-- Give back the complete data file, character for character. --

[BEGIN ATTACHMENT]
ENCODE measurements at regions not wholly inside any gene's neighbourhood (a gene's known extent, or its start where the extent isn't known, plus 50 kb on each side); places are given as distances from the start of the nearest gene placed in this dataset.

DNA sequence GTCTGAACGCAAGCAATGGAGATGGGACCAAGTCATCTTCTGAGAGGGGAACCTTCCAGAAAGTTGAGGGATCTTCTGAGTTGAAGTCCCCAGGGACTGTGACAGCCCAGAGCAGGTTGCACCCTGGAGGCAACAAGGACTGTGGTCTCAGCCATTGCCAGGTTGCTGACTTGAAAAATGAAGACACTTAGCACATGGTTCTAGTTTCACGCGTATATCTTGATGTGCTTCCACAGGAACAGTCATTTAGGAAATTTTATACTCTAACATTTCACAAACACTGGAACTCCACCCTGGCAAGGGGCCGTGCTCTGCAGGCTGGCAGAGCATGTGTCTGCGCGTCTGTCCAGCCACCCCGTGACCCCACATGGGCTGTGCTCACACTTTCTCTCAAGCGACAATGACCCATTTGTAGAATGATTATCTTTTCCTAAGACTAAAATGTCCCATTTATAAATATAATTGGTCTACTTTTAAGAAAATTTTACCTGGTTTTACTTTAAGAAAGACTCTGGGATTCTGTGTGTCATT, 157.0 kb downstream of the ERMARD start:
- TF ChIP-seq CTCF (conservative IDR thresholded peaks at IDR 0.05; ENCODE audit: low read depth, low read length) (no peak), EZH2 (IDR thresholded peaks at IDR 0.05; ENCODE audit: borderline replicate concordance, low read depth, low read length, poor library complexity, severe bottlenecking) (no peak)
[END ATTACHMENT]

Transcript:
ENCODE measurements at regions not wholly inside any gene's neighbourhood (a gene's known extent, or its start where the extent isn't known, plus 50 kb on each side); places are given as distances from the start of the nearest gene placed in this dataset.

DNA sequence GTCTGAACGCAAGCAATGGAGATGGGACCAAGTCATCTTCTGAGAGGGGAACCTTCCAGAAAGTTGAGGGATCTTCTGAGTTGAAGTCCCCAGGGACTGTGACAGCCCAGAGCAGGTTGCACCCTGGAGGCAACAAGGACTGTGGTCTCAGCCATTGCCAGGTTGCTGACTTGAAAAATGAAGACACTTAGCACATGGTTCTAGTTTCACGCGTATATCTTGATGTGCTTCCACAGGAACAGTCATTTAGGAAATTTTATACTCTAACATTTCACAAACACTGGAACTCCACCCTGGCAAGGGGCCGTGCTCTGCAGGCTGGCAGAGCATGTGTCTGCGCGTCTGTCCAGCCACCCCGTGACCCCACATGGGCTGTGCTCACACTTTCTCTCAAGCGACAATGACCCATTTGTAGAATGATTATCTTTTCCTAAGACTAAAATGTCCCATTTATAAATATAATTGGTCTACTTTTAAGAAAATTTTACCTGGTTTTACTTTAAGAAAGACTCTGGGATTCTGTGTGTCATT, 157.0 kb downstream of the ERMARD start:
- TF ChIP-seq CTCF (conservative IDR thresholded peaks at IDR 0.05; ENCODE audit: low read depth, low read length) (no peak), EZH2 (IDR thresholded peaks at IDR 0.05; ENCODE audit: borderline replicate concordance, low read depth, low read length, poor library complexity, severe bottlenecking) (no peak)